Dundee Evening Post
1 November 1900
An old custom now little known
It is no small honour to the 31st of October that it should be the feast of children and lovers, the two most guileless classes of the community. Hallowe'en is now scarcely known in England, but in Scotland it is still celebrated, and on this evening children 'dook for apples' in a tub of water, and show their unspoiled enthusiasm by their willingness to suffer the prolonged immersion of their heads in cold water for the sport of catching an apple in their teeth. All sorts of other games are associated with Hallowe'en which Burns has admirably described in one of his best poems.
The lovers' rites are more mysterious and less painful. In the West of Scotland a very favourite custom is for a bevy of young people, blindfolded, to go hand in hand to the kailyard. Each plucks the first cabbage stalk that meets his, or her, hand. The trophies are carried back to the kitchen, and each gatherer believes that the length or shortness, straightness or crookedness of the stalk is a sure prophecy of the appearance of the future husband or wife.
A more mysterious practice, much disapproved of by parents and guardians, is to eat an apple in front of a looking glass. The future sweetheart will inevitably appear over the shoulder of the apple eater.
Dumfries and Galloway Standard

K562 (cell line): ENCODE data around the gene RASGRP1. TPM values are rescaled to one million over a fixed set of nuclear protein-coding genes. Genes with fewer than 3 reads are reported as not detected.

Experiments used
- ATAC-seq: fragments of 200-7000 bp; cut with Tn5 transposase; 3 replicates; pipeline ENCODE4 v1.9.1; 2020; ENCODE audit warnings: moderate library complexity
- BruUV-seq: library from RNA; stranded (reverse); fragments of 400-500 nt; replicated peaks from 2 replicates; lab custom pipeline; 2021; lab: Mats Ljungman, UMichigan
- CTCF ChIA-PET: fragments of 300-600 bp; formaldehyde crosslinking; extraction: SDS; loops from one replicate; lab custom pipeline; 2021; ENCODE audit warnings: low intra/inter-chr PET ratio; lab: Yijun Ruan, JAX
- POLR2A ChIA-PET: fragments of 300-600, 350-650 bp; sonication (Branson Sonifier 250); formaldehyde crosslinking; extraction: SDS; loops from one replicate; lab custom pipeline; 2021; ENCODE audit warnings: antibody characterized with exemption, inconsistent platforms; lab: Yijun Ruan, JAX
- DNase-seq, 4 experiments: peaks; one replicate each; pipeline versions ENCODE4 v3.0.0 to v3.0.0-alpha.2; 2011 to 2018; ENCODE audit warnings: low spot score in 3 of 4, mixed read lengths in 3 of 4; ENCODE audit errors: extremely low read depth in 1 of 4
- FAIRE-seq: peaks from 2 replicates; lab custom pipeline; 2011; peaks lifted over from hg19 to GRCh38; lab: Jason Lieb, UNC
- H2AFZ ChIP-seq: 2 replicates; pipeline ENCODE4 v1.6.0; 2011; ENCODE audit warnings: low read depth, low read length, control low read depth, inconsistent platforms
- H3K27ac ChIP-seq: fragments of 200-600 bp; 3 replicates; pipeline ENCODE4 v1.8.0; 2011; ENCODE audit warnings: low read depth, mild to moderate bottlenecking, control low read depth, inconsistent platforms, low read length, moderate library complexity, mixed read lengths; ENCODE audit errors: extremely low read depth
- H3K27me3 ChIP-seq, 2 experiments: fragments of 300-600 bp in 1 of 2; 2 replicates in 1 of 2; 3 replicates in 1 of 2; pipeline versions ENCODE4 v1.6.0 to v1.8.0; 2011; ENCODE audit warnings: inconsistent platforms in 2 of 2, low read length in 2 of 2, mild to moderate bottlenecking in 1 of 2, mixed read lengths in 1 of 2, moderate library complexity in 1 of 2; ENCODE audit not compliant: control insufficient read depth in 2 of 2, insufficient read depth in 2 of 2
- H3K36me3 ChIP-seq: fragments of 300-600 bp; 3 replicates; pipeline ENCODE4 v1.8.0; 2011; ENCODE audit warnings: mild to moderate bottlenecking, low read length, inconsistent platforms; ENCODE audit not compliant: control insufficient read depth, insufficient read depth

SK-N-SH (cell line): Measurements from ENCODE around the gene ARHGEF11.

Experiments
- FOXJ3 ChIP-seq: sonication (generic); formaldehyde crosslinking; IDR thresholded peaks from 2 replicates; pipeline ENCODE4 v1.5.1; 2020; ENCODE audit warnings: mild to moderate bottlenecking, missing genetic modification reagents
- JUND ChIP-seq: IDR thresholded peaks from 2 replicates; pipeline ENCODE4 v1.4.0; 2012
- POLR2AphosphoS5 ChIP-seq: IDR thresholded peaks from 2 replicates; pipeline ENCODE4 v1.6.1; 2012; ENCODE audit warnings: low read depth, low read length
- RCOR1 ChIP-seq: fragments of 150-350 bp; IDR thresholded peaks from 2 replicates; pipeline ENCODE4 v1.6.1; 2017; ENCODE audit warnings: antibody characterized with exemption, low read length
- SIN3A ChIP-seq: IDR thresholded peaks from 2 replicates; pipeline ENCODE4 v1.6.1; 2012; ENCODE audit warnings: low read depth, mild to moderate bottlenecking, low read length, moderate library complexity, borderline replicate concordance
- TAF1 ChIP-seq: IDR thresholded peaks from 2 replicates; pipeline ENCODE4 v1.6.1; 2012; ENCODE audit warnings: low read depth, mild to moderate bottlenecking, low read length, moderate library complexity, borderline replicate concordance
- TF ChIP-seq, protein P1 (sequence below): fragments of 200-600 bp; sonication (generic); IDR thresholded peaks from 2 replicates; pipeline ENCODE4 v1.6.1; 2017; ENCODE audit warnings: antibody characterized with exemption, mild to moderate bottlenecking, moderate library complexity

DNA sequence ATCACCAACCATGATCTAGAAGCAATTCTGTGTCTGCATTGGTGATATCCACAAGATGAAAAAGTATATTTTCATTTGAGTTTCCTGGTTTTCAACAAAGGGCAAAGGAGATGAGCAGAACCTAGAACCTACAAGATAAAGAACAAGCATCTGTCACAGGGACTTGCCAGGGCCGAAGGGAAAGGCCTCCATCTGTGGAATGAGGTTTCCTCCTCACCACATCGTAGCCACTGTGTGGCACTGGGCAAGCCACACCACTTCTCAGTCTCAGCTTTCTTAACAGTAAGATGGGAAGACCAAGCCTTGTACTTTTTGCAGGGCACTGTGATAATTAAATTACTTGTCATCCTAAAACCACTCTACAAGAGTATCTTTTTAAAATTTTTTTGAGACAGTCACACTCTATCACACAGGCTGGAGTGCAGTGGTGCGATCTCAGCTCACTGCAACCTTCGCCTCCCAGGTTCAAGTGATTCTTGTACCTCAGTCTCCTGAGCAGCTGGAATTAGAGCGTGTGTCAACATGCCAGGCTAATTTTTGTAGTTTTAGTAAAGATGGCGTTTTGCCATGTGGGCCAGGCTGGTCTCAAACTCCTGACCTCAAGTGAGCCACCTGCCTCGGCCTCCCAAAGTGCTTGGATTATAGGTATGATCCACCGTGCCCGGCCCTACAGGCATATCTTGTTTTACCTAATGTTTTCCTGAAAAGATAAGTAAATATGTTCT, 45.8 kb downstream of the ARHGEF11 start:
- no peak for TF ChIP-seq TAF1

1 November 1854
Curious and important decision
In the Small Debt Court on Monday last week, a highly respectable and old established firm in the boot and shoe trade, pursued a messenger-at-arms for payment of a current account for boots and shoes, to which he objected on the ground that one pair of boots were misfitted. The pursuer urged his claim on the plea that the boots had been worn for some time, as was apparent from their appearance on their being produced in court, and also that the defender's name had been written on the boots while in his possession. The sheriff held that the defender was entitled to try on the boots, and even to wear them for a time, in order to ascertain whether they fitted or not, and that the appearance of the name on them went for nothing. He decided accordingly.
1 November 1898
For the ladies
A lady writer waxes eloquent on the new hats. How sweetly pretty they are, she exclaims! Never have they been so becoming. That downward droop over the eyes, what expression it gives to that feature! How charming the hair looks under the drooping feathers at the back! And then there are no birds worn this season, so that the humane feel no shock of pity in the midst of their admiration of beauty adorned, no thrill of disgust to spoil their appreciation of a pretty face and a dainty poise of the head.
Edinburgh Evening Courant
4 November 1851
Glasgow – The Equestrian Statue of the Queen
The site fixed upon for Marochetti's Equestrian Statue of the Queen is, we hear, St Vincent Place, fronting Buchanan Street. Marochetti's objection to St Enoch's Square is, we believe, that as the statue would, in that situation, have to face the north, the features would be generally in shadow. The artist has undertaken to complete his task in 18 months, and the cost, it is said, will not exceed £4,000.
4 November 1851
Prepay your letters
All letters for the United Kingdom posted from Saturday last must be prepaid by stamps or sent unpaid. There is no limit to the weight of paid letters; unpaid letters above four ounces, are not forwarded through the post. No letter for the United Kingdom must measure more than 24 inches any way. Penny, twopenny, tenpenny, and one shilling stamps can be purchased at all post offices.